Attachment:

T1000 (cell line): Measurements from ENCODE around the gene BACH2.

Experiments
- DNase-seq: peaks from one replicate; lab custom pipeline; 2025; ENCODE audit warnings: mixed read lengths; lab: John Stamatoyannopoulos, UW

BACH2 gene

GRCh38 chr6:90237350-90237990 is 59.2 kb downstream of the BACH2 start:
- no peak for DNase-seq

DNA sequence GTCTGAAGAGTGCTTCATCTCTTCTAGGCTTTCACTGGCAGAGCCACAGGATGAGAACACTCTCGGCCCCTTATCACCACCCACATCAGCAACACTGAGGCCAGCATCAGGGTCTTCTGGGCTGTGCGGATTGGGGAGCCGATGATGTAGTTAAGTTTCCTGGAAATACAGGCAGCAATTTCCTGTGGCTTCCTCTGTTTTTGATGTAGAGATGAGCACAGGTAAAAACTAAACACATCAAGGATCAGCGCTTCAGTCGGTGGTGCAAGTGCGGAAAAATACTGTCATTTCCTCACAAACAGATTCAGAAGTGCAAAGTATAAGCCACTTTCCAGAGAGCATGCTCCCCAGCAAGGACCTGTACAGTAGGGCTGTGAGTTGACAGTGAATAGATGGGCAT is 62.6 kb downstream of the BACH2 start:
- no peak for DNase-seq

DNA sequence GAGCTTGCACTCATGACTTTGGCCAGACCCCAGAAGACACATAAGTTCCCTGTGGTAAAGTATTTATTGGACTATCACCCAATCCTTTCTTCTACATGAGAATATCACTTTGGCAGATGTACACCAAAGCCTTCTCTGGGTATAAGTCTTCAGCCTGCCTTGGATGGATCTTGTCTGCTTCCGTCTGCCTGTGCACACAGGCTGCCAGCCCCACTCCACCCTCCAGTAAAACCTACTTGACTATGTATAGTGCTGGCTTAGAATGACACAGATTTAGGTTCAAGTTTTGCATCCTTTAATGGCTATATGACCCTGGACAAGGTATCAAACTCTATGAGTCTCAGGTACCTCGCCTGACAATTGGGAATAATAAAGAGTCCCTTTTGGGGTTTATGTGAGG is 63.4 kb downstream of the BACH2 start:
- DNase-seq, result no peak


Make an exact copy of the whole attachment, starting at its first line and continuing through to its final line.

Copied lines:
T1000 (cell line): Measurements from ENCODE around the gene BACH2.

Experiments
- DNase-seq: peaks from one replicate; lab custom pipeline; 2025; ENCODE audit warnings: mixed read lengths; lab: John Stamatoyannopoulos, UW

BACH2 gene

GRCh38 chr6:90237350-90237990 is 59.2 kb downstream of the BACH2 start:
- no peak for DNase-seq

DNA sequence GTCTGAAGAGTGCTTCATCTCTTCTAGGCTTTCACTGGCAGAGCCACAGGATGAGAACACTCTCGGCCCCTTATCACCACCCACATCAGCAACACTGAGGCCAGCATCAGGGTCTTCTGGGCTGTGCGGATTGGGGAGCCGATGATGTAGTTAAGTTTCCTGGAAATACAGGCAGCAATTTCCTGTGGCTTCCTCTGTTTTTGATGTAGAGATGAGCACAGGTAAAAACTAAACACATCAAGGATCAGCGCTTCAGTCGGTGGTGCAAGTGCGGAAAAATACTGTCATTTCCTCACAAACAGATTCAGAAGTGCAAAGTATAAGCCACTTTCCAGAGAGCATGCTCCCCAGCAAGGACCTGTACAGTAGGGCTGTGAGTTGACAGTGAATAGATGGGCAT is 62.6 kb downstream of the BACH2 start:
- no peak for DNase-seq

DNA sequence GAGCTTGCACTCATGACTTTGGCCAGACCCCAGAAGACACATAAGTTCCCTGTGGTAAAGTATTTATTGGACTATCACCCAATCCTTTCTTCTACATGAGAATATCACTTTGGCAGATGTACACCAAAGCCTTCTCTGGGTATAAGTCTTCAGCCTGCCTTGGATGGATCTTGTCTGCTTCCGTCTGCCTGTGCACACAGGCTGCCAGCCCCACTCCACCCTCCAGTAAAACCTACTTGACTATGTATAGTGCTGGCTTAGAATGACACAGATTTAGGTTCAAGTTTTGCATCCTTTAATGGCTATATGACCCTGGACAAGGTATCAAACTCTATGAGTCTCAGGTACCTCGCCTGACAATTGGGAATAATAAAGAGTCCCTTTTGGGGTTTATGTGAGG is 63.4 kb downstream of the BACH2 start:
- DNase-seq, result no peak